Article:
When you take your children to daycare there are so many things to think about as a parent. Their safety is of course number one and when you’re not there to protect your child, you want to make sure they are in a safe, loving and healthy environment. I’ve been on both sides of the fence being a provider and now a parent. State licensing has rules and regulations for playground equipment, cleaning, feeding the children, training hours for staff, etc. The providers I know don’t get rich and they do care about the children; which is why they’re in the business.
If you’re a parent there are several things you can to help your provider learn about becoming an eco-friendly green daycare, just like there are many things you can do to assess a childcare center before enrolling your child. When I see providers spraying Lysol on baby toys while the children are in the room (I witnessed this last week) yes, I freak but then I realize that there is a lack of knowledge and it takes time to help educate people on new ways to do things and why they should make the change.
1. 5 Simple Steps. Watch this Healthy Child video to help you as a parent understand simple things you can do at home and how your provider can make simple changes. Email or schedule a meeting with the administrator or head teacher and watch the video together. Discuss why you feel it is important and what changes you can make together for a healthier school and classroom for all of the children.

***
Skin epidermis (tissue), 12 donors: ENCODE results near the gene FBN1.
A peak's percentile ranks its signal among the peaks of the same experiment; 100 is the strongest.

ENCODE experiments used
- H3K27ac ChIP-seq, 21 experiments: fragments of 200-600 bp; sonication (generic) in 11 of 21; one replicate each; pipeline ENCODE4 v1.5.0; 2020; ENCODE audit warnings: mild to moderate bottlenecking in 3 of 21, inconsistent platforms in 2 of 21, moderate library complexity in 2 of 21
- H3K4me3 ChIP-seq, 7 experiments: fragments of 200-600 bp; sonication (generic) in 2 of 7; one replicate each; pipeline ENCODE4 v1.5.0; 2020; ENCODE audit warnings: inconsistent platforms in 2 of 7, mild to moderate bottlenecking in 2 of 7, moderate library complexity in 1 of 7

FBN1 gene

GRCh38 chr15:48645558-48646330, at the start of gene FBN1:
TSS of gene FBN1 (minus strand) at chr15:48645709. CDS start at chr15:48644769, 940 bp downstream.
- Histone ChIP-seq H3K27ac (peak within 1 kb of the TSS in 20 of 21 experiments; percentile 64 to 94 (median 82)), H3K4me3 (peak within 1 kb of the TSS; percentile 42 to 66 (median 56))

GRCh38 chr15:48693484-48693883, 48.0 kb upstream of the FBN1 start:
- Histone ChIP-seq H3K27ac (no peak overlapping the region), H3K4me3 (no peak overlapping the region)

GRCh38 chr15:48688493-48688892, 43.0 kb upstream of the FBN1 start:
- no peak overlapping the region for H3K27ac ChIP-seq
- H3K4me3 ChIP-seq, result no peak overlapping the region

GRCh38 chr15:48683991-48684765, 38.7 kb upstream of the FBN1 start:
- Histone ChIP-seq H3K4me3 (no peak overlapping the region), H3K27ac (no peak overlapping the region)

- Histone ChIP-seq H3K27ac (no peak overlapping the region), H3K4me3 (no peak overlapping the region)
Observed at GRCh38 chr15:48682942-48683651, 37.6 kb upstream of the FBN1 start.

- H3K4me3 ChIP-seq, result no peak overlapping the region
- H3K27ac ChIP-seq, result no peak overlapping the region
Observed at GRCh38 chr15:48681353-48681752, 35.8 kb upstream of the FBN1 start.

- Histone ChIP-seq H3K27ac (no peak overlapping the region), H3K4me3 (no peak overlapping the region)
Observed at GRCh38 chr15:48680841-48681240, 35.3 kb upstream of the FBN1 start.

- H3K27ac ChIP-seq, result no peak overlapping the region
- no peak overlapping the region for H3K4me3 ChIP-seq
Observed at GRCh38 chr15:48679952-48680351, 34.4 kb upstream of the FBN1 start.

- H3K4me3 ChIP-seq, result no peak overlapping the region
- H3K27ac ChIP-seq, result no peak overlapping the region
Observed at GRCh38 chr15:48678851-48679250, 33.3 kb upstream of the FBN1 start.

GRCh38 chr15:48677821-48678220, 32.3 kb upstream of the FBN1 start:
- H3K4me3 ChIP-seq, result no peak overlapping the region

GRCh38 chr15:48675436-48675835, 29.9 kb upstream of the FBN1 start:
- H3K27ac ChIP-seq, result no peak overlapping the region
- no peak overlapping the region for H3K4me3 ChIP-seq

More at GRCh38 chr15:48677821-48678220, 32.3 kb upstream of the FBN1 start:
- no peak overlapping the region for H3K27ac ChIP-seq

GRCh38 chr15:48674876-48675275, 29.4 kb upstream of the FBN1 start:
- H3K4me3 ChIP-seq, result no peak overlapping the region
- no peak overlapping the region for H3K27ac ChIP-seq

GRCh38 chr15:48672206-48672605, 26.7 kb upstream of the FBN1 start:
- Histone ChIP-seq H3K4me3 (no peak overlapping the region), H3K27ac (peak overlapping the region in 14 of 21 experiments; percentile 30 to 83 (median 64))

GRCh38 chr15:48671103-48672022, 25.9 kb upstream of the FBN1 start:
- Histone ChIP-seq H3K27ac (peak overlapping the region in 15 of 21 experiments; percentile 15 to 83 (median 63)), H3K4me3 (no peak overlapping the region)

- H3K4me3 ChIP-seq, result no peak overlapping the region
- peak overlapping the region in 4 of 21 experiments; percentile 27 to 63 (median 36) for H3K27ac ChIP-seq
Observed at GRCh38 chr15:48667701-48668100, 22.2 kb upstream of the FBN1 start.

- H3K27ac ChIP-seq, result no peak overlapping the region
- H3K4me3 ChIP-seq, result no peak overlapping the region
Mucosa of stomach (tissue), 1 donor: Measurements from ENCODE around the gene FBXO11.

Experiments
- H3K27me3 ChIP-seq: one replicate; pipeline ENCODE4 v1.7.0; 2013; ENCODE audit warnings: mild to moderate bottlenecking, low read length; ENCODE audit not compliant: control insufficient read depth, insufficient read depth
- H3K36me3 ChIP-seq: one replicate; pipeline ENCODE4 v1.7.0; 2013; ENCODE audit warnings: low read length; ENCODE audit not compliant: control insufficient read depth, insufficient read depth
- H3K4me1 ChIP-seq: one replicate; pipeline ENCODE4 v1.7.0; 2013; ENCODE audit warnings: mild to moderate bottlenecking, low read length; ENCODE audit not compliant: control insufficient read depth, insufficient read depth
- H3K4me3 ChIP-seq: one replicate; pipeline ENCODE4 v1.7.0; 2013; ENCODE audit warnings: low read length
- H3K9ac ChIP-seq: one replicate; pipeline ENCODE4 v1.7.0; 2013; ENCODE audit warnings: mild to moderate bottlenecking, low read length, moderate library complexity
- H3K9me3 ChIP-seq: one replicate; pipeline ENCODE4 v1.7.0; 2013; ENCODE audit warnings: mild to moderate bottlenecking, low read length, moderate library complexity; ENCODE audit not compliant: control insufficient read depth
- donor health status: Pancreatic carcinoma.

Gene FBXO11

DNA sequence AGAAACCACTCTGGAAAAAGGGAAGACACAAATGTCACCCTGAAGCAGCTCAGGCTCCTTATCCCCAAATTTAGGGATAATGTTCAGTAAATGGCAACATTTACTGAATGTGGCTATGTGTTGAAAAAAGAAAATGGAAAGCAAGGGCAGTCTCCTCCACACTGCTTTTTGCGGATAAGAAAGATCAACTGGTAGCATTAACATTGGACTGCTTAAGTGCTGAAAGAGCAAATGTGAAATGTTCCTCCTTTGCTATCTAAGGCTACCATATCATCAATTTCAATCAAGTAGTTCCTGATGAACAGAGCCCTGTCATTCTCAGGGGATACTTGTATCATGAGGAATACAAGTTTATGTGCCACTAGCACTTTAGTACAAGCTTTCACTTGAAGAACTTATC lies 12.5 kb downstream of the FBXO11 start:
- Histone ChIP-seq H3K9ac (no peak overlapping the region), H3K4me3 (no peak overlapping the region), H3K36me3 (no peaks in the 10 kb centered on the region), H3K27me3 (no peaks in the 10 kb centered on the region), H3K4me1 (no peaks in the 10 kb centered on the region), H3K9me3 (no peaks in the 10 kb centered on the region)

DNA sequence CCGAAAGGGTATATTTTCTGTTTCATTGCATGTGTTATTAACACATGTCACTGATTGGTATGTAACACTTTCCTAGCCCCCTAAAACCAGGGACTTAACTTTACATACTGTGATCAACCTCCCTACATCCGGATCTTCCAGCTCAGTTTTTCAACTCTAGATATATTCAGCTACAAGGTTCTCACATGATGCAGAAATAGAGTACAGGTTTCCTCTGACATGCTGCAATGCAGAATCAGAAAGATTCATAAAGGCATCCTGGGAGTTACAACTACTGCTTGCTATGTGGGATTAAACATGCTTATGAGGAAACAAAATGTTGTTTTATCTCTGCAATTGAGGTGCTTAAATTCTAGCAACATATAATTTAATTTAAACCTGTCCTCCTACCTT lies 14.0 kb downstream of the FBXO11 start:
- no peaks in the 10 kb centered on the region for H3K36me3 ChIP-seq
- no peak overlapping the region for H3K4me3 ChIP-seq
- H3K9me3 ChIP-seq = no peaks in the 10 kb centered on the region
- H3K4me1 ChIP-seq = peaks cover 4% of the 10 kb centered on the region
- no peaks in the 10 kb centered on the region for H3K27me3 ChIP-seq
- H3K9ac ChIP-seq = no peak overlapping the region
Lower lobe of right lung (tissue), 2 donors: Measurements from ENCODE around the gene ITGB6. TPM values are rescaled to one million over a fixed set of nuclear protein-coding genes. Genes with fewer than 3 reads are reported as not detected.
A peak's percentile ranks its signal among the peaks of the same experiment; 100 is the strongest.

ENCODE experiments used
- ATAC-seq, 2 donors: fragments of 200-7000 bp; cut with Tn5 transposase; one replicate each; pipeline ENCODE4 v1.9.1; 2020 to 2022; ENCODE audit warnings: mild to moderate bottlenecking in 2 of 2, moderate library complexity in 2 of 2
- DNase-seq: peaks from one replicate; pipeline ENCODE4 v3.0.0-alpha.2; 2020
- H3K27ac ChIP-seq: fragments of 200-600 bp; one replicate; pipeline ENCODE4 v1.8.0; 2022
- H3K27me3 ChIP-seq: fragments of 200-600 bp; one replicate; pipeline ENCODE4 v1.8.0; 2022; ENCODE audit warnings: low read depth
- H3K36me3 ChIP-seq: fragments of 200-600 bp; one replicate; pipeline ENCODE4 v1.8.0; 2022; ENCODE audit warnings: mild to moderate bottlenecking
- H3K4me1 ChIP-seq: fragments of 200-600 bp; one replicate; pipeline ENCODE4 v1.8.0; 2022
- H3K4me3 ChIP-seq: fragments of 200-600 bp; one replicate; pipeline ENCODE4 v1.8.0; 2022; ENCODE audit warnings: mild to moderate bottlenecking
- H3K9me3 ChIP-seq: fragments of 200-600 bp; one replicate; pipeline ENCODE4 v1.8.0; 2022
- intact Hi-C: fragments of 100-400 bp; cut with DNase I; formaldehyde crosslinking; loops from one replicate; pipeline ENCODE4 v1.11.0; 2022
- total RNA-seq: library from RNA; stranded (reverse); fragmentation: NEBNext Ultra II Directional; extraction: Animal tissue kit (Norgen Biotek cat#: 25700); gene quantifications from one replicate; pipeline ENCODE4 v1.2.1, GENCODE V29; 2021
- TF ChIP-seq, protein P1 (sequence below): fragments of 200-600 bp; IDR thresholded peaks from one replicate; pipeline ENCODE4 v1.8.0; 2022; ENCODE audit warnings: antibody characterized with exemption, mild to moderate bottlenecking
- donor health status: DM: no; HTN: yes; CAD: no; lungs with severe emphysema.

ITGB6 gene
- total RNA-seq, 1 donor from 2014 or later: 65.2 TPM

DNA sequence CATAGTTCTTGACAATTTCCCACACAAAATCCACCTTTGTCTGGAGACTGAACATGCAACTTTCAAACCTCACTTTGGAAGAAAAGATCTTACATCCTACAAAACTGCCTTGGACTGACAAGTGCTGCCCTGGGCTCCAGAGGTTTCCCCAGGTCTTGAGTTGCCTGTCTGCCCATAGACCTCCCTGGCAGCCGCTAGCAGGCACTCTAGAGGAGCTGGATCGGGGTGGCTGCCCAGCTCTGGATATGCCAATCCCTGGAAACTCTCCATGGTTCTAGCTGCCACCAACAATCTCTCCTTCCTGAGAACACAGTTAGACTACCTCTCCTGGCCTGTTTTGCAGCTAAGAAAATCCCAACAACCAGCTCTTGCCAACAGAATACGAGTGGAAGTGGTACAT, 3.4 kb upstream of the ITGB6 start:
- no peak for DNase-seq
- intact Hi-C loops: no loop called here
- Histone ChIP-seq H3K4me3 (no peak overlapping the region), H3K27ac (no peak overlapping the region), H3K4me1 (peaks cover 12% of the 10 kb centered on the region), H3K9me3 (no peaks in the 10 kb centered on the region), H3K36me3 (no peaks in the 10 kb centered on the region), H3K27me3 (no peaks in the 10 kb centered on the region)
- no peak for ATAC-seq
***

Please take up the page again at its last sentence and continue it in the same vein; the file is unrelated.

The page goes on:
2. Eco-Healthy Child Care Provider Endorsement. View this example endorsement guide from Oregon to see how other states are working to help childcare centers green up their act and provide this to your provider. Use it as a guide to help you in making your choice for childcare and perhaps start something similar in your state – someone has to start the movement!
3. Trust Your Gut. How does the center smell? Do you smell bleach or start sneezing? Does some research about your state child care licensing rules for cleaning? Ask the director or administrator what they clean with and how they disinfect. What are their policies for pesticides? It’s okay to ask questions.
4. Don’t Panic. I’ve learned this the hard way but it pays to be cool and level headed and know the facts before talking to the teacher or administrator. Providing them with examples, websites and ways that you can support them in this educational process of greening their center, the better! I often refer providers to Green Your School, Healthy Schools and Beyond Pesticides.
Why not? Great tips for free!